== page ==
The Mahabharata of Krishna-Dwaipayana Vyasa, Volume 1 eBook

This eBook from the Gutenberg Project consists of approximately 2,273 pages of information about The Mahabharata of Krishna-Dwaipayana Vyasa, Volume 1.
and Samichi, and Vududa, and Lata—­these and a thousand other Apsaras and Gandharvas, all well-skilled in music and dance, attend upon Kuvera, the lord of treasures.  And that mansion, always filled with the notes of instrumental and vocal music, as also with the sounds of dance of various tribes of Gandharvas, and Apsaras hath become extremely charming and delicious.  The Gandharvas called Kinnaras, and others called Naras, and Manibhadra, and Dhanada, and Swetabhadra and Guhyaka; Kaseraka, Gandakandu, and the mighty Pradyota; Kustumvuru, Pisacha, Gajakarna, and Visalaka, Varaha-Karna, Tamraushtica, Falkaksha, and Falodaka; Hansachuda, Sikhavarta, Vibhishana, Pushpanana, Pingalaka, Sonitoda and Pravalaka; Vrikshavaspa-niketa, and Chiravasas—­these O Bharata, and many other Yakshas by hundred and thousands always wait upon Kuvera.  The goddess Lakshmi always stayeth there, also Kuvera’s son Nalakuvera.  Myself and many others like myself often repair thither.  Many Brahmana Rishis and celestial Rishis also repair there often.  Many Rakshasas, and many Gandharvas, besides those that have been named, wait upon the worship, in that mansion, the illustrious lord of all treasures.  And, O tiger among kings, the illustrious husband of Uma and lord of created things, the three-eyed Mahadeva, the wielder of the trident and the slayer of the Asura called Bhaga-netra, the mighty god of the fierce bow, surrounded by multitudes of spirits in their hundreds and thousands, some of dwarfish stature, some of fierce visage, some hunch-backed, some of blood-red eyes, some of frightful yells, some feeding upon fat and flesh, and some terrible to behold, but all armed with various weapons and endued with the speed of wind, with the goddess (Parvati) ever cheerful and knowing no fatigue, always waiteth here upon their friend Kuvera, the lord of treasures.  And hundreds of Gandharva chiefs, with cheerful hearts and attired in their respective robes and Viswavasu, and Haha and Huhu; and Tumvuru and Parvatta, and Sailusha; and Chitrasena skilled in music and also Chitraratha,—­these and innumerable Gandharvas worship the lord of treasures.  And Chakradhaman, the chief of the Vidyadharas, with his followers, waiteth in that mansion upon the lord of treasures.  And Kinnaras by hundreds and innumerable kings with Bhagadatta as their chief, and Druma, the chief of the Kimpurushas, and Mahendra, the chief of the Rakshasas, and Gandhamadana accompanied by many Yakshas and Gandharvas and many Rakshasas wait upon the lord of treasures.  The virtuous Vibhishana also worshippeth there his elder brother the lord Kuvera (Croesus).  The mountains of Himavat, Paripatra, Vindhya, Kailasa, Mandara, Malaya, Durdura, Mahendra, Gandhamadana, Indrakila, Sunava, and Eastern and the Western hills—­these and many other mountains, in their personified forms, with Meru standing before all, wait upon and worship the illustrious lord of treasures.  The illustrious Nandiswaras, and Mahakala, and many spirits with arrowy ears and sharp-pointed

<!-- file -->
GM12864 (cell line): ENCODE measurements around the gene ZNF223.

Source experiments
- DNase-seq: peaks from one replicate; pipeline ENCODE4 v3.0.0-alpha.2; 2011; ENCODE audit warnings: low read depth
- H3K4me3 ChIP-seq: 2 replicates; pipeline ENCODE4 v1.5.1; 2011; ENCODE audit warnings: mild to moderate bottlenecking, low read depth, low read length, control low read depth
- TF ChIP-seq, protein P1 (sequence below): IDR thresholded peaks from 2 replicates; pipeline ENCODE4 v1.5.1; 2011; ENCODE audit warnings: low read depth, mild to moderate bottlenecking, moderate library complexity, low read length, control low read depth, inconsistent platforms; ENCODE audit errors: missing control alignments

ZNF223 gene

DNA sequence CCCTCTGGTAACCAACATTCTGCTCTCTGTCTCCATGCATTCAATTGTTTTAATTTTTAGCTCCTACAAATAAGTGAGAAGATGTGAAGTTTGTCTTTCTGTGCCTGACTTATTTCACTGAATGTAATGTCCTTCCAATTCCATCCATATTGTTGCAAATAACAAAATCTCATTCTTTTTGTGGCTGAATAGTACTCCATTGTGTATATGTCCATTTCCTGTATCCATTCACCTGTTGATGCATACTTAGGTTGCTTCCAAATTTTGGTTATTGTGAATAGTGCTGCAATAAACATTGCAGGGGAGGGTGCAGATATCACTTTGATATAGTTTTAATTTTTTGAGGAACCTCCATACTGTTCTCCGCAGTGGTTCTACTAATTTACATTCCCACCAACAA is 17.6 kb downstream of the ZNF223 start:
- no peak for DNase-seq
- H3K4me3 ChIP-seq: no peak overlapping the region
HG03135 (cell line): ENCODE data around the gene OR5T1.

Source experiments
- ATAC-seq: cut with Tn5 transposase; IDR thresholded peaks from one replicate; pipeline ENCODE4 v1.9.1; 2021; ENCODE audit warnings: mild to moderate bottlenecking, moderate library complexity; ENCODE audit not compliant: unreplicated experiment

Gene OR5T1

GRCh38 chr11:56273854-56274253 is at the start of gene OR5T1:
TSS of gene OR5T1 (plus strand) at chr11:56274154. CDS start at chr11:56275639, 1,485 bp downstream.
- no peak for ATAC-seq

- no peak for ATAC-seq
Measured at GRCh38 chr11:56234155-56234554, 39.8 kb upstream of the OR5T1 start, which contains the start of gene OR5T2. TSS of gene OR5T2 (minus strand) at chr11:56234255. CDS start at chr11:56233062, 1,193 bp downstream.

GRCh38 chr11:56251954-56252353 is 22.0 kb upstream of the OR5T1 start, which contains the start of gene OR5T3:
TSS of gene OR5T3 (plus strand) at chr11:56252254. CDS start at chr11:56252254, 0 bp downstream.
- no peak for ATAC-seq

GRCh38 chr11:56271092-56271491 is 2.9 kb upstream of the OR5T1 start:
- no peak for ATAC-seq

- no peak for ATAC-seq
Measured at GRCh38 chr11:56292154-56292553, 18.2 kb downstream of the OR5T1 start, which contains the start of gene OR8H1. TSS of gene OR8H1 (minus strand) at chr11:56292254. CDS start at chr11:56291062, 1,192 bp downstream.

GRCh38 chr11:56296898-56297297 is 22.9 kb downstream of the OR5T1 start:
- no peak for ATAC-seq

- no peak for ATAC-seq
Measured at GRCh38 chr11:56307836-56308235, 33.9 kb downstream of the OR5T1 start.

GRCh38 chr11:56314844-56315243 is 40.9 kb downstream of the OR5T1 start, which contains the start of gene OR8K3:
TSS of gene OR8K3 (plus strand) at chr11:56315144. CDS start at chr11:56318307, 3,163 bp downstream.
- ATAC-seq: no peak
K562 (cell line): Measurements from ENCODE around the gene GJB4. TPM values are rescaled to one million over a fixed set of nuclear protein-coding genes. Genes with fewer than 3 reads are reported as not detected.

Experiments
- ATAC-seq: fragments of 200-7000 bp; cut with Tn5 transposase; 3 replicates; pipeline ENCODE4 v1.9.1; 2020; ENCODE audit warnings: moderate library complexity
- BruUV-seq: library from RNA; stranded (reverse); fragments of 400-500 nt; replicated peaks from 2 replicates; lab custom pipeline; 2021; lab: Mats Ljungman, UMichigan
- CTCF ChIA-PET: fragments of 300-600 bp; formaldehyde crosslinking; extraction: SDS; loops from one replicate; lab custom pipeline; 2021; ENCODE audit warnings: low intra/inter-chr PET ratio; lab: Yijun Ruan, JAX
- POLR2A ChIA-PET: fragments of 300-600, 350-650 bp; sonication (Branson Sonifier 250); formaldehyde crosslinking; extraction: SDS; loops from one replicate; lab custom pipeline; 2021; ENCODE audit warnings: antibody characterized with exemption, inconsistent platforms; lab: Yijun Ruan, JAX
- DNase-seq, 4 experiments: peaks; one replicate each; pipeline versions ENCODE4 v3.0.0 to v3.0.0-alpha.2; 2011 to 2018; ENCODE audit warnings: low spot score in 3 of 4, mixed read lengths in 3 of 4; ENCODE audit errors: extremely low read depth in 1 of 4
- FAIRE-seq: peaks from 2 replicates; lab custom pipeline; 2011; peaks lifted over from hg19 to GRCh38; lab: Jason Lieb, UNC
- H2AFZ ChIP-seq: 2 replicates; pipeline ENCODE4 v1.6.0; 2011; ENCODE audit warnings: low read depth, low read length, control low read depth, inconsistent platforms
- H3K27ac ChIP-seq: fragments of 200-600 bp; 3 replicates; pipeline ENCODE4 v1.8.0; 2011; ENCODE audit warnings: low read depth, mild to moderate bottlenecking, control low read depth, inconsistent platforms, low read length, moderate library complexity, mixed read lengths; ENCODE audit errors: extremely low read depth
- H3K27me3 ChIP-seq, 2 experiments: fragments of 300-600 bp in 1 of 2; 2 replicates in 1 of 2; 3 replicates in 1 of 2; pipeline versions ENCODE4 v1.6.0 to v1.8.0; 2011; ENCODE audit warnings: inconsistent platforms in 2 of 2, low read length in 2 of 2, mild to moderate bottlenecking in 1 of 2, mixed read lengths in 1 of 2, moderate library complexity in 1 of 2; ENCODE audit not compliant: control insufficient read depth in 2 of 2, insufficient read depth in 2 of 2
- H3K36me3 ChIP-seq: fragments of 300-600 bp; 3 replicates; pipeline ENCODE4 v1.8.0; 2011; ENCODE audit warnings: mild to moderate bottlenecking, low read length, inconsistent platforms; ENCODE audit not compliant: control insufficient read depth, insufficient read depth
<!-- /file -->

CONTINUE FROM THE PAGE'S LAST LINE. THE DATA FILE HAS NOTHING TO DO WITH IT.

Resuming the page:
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The Mahabharata of Krishna-Dwaipayana Vyasa, Volume 1 from Project Gutenberg. Public domain.
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